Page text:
Vitamin B12 deficiency: a well-known and thoroughly studied, yet under-diagnosed disease.

What is vitamin B12 and why is it important?

Vitamin B12 together with folate participates in DNA and red blood cells synthesis. It is also crucial for the nervous system since it is involved in the production of the myelin sheath around the nerves. Myelin performs the function of enabling efficient transmission of electrical signals in the brain. It contributes to mental clarity, concentration and memory function and the autoimmune response that destroys it results in a condition called Multiple Sclerosis or MS. Vitamin B12 is also known as the energy vitamin as it is involved in body energy production (ATP). It enables proper circulation, adrenal hormone production and supports the immune system and lots of other important fuctions.

Dietary sources of vitamin B12

Natural sources of vitamin B12 is meat like beef (specially the beef liver), chicken, pork (not processed pork products like bacon however), milk, eggs, venison, certain kinds of seafood, snapper, salmon, shrimp and scallops.

Unfortunately for vegetarians and vegans, vitamin B12 can only be found in animal tissues. The few plant foods that are sources of B12 are actually B12 analogues. An analogue is a substance that blocks the uptake of true B12, so your body’s need for the nutrient even increases.

Absorption of vitamin B12

The reason why absorbing vitamin B12 may be difficult for our system is because it is one of the largest molecules in the body. Actually, it is the largest known vitamin. Therefore, we require a binding protein called intrinsic factor. If your body isn’t producing intrinsic factor it’s impossible for the vitamin to get absorbed. To add to this the process is complex, requiring multiple successfully completed steps:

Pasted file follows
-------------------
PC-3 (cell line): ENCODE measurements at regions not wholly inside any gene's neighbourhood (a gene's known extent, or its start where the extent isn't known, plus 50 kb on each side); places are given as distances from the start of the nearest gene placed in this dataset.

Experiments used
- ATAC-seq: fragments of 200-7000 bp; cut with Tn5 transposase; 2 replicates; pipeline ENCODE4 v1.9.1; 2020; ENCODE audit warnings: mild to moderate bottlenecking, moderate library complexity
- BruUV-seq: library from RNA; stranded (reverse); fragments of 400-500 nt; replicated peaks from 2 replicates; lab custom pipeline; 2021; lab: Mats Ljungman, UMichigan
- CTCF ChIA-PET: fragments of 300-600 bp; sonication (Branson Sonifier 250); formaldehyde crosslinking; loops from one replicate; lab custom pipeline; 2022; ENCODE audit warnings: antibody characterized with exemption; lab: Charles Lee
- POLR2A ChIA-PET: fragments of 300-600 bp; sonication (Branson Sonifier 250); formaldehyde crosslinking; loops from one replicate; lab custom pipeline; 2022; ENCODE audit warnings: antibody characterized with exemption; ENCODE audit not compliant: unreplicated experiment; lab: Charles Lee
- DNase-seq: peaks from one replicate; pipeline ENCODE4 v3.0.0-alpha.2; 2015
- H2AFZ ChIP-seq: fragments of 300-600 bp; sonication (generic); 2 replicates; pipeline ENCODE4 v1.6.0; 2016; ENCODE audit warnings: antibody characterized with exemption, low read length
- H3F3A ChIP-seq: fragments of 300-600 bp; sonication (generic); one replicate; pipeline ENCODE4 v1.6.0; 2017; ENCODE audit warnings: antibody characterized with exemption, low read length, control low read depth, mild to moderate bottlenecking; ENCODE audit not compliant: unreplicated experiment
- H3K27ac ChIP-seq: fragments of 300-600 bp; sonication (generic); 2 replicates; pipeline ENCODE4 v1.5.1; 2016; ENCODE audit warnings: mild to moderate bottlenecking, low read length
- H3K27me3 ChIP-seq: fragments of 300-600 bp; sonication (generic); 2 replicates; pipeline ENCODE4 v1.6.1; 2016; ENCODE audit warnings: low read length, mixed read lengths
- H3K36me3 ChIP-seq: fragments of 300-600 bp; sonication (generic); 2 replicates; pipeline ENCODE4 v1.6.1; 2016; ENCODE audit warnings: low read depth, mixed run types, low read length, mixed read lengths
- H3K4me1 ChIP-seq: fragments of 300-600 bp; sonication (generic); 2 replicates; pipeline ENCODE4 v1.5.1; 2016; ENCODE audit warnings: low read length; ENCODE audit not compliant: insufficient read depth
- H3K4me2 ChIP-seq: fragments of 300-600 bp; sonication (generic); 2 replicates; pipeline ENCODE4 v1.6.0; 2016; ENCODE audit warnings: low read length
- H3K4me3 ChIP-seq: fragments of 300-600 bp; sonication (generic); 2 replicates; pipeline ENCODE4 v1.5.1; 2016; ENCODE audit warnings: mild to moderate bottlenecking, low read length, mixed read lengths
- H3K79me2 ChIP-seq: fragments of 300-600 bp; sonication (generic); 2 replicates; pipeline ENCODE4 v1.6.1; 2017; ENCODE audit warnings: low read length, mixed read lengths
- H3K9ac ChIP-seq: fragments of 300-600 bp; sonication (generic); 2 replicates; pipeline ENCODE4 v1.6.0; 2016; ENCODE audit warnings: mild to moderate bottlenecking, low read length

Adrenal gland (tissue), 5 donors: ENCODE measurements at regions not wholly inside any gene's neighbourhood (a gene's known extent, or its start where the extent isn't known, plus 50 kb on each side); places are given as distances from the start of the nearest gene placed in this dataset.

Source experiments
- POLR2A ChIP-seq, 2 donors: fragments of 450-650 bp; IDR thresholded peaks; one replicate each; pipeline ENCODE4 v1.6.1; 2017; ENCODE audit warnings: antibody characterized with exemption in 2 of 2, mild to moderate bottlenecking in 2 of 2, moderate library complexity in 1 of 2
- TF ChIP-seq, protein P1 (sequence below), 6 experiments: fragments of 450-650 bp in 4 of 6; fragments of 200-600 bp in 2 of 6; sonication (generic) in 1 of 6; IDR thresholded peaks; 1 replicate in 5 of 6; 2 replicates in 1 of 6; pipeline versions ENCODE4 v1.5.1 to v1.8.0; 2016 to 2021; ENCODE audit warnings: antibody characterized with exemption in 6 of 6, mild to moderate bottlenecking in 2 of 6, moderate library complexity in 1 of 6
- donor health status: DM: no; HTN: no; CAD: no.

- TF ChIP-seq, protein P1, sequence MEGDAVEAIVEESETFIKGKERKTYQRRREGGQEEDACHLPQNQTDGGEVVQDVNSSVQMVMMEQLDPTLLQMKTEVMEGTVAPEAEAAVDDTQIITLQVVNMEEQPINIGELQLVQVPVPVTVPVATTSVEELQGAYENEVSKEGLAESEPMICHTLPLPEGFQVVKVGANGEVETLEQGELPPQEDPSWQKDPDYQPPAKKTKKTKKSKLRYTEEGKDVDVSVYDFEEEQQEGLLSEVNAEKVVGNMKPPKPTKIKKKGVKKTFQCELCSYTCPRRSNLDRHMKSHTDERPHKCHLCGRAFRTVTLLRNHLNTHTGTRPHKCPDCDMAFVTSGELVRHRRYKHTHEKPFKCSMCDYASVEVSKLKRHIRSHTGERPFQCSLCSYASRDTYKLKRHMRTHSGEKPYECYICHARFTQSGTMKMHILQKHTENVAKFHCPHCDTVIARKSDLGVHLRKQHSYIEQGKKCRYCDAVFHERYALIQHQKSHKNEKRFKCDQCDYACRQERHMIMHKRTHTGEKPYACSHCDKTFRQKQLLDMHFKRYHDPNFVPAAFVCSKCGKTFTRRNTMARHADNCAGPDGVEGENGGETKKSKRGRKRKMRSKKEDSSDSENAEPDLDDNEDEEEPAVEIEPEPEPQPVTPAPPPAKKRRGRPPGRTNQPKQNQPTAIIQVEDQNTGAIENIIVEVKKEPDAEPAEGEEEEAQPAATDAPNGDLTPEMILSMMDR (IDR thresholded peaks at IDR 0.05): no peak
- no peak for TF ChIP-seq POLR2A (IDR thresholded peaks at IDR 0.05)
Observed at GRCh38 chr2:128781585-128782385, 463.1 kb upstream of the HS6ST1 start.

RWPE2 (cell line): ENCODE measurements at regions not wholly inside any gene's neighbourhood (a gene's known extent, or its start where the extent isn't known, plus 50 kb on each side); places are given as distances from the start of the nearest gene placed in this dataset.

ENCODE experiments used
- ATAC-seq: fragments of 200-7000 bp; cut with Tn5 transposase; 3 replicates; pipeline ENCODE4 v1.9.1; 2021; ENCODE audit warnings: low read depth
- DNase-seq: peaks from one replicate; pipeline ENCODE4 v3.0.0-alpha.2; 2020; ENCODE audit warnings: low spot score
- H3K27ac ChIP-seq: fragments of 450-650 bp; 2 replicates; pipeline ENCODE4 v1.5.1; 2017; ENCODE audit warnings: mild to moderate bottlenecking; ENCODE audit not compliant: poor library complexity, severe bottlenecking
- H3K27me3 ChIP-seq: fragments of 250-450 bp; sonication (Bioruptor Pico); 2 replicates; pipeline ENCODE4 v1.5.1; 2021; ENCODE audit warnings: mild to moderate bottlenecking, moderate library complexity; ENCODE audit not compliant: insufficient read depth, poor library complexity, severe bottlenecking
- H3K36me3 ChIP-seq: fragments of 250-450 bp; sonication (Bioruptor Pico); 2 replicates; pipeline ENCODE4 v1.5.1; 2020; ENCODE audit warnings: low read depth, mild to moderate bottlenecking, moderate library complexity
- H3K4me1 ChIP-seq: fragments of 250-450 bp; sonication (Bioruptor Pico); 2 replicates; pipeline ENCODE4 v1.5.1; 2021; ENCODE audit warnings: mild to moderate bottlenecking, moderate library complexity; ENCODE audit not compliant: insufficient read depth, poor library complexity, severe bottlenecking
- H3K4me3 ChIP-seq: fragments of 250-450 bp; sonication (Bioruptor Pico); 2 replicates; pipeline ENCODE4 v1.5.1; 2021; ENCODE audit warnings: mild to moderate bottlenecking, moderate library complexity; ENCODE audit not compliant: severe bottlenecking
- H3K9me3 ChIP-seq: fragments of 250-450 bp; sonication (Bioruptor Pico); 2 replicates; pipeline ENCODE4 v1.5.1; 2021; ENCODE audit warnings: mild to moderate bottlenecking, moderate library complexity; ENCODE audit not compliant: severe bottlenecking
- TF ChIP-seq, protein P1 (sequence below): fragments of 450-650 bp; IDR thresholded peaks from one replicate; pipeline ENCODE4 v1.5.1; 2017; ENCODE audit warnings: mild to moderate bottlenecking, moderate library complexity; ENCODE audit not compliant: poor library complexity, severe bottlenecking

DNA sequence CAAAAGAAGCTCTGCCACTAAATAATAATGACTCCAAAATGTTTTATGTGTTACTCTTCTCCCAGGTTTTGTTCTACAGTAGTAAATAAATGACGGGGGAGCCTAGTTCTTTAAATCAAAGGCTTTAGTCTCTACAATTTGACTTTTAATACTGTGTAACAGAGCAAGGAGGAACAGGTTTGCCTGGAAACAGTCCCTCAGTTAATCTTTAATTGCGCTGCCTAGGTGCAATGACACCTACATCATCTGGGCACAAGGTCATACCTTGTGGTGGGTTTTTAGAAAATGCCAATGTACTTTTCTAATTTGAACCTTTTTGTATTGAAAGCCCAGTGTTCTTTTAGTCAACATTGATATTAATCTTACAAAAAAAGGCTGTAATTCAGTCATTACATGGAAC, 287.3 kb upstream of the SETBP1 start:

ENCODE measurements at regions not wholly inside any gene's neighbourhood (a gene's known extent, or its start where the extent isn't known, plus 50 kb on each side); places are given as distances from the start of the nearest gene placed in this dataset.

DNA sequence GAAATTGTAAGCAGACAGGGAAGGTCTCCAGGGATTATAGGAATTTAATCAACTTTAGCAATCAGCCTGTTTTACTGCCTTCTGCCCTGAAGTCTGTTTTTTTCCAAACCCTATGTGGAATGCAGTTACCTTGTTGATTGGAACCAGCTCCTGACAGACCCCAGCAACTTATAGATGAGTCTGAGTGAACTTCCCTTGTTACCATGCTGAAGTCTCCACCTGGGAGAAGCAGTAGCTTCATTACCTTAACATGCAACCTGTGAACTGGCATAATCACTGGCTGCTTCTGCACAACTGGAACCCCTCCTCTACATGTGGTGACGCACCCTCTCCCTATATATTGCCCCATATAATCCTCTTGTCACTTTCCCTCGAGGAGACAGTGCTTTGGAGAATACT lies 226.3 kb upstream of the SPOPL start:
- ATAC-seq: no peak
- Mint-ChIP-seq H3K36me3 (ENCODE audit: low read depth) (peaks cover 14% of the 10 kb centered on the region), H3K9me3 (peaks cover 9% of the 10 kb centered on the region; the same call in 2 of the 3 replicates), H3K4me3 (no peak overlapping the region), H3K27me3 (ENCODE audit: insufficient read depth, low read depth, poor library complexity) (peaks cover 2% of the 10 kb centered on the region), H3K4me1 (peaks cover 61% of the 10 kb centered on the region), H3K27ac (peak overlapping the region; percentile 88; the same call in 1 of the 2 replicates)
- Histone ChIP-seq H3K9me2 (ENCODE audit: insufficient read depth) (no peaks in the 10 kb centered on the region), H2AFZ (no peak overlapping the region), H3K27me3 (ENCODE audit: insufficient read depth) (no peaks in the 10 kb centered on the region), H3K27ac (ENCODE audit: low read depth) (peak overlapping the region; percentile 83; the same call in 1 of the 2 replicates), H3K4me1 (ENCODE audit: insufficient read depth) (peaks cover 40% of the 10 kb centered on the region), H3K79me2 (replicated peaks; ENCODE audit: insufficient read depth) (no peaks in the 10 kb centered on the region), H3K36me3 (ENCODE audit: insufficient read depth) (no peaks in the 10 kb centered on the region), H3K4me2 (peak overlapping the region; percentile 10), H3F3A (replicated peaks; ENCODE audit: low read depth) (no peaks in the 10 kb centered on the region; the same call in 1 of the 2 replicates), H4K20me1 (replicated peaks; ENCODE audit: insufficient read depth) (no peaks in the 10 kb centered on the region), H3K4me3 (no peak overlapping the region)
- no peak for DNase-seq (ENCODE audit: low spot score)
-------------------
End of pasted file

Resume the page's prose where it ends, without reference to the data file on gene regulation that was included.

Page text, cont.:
1. Dietary vitamin B12 is normally bound to proteins in food of animal origin.
  2. As one consumes these foods pepsin and acid pH in the stomach will degrade these food proteins and release vitamin B12.
  3. The vitamin B12 that is now free then binds to the binding protein Intrinsic factor that enables it the transport through the small intestines. Without the intrinsic factor the pancreatic and intestinal enzymes would degrade B12 and render it useless for our bodies.
  4. In the mucosal cells of the distal ileum the vitamin B12-Intrinsic Factor complex is recognised by special receptors.
  5. Vitamin B12 is then released and enters the blood bound to another binding protein, transcobalamin, the complex is known as holotranscobalamin (Active B12). The majority of vitamin B12 (70-80%) in blood is bound to haptocorrin and only a minor proportion (20-30%) is bound to transcobalamin.
  6. Holotranscobalamin (Active B12) is the biologically active fraction of vitamin B12 in the blood as it is in only this form that vitamin B12 can be delivered into cells.

Vitamin B12 deficiency

Many factors play a role in for this process unravelling without disturbance. Several gastrointestinal conditions may cause problems, including: intestinal dysbiosis, leaky gut and/or gut inflammation, atrophic gastritis or hypochlorhydria (low stomach acid is strongly connected to low levels of intrinsic factor and this possible B12 deficiency). Pernicious anaemia (autoimmune condition), medications (especially PPIs and other acid-suppressing drugs, metformin, antibiotics, cholesterol-lowering drugs, antipsychotics, tuberculosis medications, drugs to treat Parkinson’s disease …), alcohol abuse, exposure to nitrous oxide (during surgery or recreational use), drinking too much coffee and age-related insufficient production of hydrochloric acid also increase the risk and may cause a B12 deficiency.

Above mentioned factors interfere with proper absorption but B12 deficiency can also be caused by a low intake through deficient diets, the most common being vegan and vegetarian diets.